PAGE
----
Global Governance From Poverty to Power – www.fp2p.org
It is clear that the lives of poor people are significantly affected not just by the states in which theylive, but by a complex web of international institutions and rules. It is also clear that these institutionsand rules are not unchangeable natural phenomena – they have been constructed over time, and canbe changed. These international structures are often discussed under the rubric of ‘global governance’.This paper sets out to explain how the current system affects poverty and how it might be changed todeliver improvements for poor people.This section introduces global governance, both as a concept and as a feature of the contemporaryinternational system. Section two provides a very brief history of global governance, and discussesdrivers of change. Section three proposes six potential functions of global governance for povertyreduction: providing an international rule of law, regulating the global economy, internationalredistribution, providing a safety net for the most vulnerable people, changing states from the outside,and providing accountability to poor people. It also discusses the extent to which contemporary globalgovernance delivers these functions. Section four suggests scenarios for the future, and drawstentative conclusions about the potential for change.
1.1 What do we mean by ‘global governance’?
‘Global governance’ is an ill-defined term. Although it has become widely used in academic andpolicy literature, it is often unclear what is included in its scope. The term is used with reference toformal international institutions, international norms and ideas, transnational business, eveninternational crime. It has been observed that ‘global governance appears to be virtually anything.’
Such broad conceptions of global governance are clearly not useful. It seems clear that
governance is an international version of a concept more easily understood within the nation-state:‘Global governance is governing, without sovereign authority, relationships that transcend nationalfrontiers. Global governance is doing internationally what governments do at home.’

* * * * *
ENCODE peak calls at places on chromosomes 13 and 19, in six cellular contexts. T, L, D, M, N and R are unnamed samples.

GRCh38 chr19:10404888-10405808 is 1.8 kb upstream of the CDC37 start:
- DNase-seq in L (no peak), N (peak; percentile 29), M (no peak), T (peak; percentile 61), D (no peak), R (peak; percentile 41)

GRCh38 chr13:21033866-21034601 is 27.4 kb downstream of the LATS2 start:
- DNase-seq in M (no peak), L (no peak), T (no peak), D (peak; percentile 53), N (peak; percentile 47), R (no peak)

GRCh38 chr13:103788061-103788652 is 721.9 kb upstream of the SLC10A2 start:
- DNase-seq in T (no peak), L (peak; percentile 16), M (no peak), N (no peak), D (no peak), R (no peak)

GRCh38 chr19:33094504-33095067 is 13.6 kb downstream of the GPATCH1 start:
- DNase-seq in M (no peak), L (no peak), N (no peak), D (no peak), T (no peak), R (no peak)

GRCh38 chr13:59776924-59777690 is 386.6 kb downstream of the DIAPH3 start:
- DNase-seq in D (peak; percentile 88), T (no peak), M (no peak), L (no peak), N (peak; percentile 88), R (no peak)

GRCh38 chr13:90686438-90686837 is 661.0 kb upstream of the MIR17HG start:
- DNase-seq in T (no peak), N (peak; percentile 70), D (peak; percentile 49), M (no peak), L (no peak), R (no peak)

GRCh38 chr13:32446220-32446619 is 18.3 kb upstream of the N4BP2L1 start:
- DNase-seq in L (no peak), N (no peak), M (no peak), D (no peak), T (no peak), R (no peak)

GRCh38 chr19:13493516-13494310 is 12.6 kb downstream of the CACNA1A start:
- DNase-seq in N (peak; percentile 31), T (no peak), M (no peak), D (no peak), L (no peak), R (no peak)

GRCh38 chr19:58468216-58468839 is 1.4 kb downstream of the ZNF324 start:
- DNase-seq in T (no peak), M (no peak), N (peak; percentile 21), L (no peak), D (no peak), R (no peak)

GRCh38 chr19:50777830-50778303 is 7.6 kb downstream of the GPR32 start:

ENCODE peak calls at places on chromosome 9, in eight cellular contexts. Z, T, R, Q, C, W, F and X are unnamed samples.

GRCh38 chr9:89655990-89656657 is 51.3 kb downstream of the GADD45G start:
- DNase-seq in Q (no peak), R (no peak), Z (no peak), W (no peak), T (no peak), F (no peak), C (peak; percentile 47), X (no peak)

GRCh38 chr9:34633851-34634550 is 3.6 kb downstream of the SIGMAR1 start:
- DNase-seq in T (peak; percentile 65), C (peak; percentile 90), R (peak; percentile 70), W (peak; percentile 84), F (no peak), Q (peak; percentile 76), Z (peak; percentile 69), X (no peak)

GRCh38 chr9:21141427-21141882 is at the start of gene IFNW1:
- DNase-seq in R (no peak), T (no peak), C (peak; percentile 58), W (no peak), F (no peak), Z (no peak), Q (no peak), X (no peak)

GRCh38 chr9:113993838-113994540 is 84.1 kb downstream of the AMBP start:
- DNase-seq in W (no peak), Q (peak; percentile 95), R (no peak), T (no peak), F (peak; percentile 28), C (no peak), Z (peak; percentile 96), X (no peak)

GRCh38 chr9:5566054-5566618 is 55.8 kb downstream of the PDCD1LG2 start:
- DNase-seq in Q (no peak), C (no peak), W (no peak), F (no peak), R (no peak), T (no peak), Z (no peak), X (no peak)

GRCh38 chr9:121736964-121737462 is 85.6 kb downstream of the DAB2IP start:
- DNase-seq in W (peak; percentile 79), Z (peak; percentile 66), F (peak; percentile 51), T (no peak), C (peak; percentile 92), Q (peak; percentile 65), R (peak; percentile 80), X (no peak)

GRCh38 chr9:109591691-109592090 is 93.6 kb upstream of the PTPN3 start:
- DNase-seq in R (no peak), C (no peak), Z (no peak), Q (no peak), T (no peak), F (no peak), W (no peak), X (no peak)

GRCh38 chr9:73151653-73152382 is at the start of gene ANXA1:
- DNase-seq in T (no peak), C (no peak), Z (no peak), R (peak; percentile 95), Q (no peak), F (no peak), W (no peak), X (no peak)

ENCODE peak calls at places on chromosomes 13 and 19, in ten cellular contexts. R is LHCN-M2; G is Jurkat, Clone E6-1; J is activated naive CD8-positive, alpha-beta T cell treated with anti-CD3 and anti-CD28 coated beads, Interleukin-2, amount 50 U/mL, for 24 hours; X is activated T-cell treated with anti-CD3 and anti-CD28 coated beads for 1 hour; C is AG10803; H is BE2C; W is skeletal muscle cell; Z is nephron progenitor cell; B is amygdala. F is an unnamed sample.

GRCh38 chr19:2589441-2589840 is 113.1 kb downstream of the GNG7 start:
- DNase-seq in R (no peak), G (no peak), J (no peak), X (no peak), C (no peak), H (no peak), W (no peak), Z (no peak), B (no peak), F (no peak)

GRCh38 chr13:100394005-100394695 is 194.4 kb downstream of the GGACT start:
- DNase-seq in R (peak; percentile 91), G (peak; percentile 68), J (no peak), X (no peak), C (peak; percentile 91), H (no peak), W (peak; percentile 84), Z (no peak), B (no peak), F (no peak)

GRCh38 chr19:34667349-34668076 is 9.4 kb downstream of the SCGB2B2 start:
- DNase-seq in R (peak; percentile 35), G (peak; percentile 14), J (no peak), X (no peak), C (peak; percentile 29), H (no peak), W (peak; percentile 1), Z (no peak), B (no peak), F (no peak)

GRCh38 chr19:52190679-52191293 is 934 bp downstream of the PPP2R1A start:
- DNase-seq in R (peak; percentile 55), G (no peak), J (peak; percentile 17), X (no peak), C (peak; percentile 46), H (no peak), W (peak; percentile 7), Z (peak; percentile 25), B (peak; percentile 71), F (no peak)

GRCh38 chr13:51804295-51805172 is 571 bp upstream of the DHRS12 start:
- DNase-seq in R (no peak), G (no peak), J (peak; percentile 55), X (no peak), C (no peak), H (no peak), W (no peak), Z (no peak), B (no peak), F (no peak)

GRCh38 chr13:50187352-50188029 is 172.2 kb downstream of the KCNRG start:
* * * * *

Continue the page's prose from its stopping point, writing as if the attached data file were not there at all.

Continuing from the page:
And yet, ‘governance’ is a broader concept than ‘government’. The Commission on GlobalGovernance defined governance as ‘the sum of the many ways individuals and institutions, publicand private, manage their common affairs. It is the continuing process through which conflicting ordiverse interests may be accommodated and cooperative action taken.’
In fact, ‘governance’ is usually used to apply to situations
government, or without credibleand complete government.
In the international realm, we can think of governance as being concernedwith ‘government-like behaviour’ in the absence of world government or ‘what world government weactually have.’
So, global governance refers to functions in the international system which we wouldnormally associate with government (rather than the free market). Such functions might include theestablishment of a rule of law, regulation of the market and the re-distribution of wealth. When weconsider the way in which these functions are delivered at the global level, we need to ask how rules(broadly defined) are made, implemented and enforced.
Finkelstein, L.S. (1995) ‘What is global governance?
, Vol 1 Sept-Dec, p. 368
Finkelstein, p. 369
Our Global Neighborhood: The Report of the Commission on Global Governance
(1995), Oxford University Press, p. 2
It is telling to note that ‘governance’ is usually applied to the international realm (which has no government), to privatecompanies and NGOs (which are non-governmental) and to developing countries (which are assumed, implicitly, to have nocredible government).
Murphy, C. N (2000) ‘Global governance: poorly done and poorly understood’,
, Volume 76 Issue 4,October, p. 789